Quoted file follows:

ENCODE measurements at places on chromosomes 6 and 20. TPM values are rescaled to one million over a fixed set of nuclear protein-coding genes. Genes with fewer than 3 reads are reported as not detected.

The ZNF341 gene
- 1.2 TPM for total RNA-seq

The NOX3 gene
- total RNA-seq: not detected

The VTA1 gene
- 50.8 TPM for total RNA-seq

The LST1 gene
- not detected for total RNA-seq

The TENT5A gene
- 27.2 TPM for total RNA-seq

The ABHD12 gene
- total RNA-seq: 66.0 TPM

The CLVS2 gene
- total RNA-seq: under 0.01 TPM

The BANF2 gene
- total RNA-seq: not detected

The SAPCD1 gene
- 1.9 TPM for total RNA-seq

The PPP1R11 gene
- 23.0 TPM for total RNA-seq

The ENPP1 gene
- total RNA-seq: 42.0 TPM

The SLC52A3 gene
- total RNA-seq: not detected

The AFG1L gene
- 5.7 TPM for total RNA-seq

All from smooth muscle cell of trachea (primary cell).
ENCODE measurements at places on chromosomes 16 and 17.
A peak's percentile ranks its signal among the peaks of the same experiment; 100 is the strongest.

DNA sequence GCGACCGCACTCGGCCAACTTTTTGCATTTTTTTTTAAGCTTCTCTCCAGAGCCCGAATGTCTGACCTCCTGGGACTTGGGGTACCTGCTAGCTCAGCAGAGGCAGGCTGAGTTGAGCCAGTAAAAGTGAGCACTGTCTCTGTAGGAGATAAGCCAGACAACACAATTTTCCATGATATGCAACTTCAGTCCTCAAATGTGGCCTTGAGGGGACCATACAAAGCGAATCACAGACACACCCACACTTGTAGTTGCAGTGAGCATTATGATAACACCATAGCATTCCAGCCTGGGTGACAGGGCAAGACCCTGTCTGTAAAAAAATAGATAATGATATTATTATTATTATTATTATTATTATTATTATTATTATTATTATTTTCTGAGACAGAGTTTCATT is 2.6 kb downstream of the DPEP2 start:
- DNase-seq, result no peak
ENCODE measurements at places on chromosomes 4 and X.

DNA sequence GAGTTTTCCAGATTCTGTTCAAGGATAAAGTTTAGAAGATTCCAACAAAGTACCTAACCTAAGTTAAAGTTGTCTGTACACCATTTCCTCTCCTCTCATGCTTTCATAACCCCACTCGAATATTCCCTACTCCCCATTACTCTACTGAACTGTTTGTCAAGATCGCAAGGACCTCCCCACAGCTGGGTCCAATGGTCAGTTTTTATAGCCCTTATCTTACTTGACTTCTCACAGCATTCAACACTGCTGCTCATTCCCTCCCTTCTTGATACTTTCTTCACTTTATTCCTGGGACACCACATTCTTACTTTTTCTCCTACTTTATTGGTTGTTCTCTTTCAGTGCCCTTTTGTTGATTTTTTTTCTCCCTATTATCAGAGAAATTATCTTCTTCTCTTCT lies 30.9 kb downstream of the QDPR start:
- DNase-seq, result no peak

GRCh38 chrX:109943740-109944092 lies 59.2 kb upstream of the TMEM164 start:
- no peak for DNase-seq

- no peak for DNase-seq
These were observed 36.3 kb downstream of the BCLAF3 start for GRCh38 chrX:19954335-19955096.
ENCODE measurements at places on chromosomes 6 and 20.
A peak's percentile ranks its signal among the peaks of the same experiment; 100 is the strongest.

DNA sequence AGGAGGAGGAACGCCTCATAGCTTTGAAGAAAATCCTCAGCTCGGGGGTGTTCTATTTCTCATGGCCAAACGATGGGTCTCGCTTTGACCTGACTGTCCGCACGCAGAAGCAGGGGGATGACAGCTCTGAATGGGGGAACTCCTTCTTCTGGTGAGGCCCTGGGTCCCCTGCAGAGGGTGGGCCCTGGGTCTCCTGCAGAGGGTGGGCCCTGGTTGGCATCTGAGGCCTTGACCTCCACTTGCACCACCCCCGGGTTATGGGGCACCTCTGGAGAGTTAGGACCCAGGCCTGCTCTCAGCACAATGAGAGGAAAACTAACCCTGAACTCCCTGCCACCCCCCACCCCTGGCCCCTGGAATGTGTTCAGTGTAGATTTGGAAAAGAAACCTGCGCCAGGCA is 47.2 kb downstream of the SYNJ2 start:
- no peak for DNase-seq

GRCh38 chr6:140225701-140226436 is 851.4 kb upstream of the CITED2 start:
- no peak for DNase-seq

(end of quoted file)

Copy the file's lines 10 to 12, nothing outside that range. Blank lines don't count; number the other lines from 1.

The TENT5A gene
- 27.2 TPM for total RNA-seq

The ABHD12 gene